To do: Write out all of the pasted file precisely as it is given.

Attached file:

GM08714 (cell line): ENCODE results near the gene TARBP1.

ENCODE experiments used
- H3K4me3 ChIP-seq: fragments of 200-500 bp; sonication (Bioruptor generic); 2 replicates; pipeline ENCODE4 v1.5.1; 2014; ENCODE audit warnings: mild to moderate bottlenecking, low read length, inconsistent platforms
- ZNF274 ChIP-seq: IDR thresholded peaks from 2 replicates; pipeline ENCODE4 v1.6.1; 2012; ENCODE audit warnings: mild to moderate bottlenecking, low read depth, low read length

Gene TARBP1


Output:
GM08714 (cell line): ENCODE results near the gene TARBP1.

ENCODE experiments used
- H3K4me3 ChIP-seq: fragments of 200-500 bp; sonication (Bioruptor generic); 2 replicates; pipeline ENCODE4 v1.5.1; 2014; ENCODE audit warnings: mild to moderate bottlenecking, low read length, inconsistent platforms
- ZNF274 ChIP-seq: IDR thresholded peaks from 2 replicates; pipeline ENCODE4 v1.6.1; 2012; ENCODE audit warnings: mild to moderate bottlenecking, low read depth, low read length

Gene TARBP1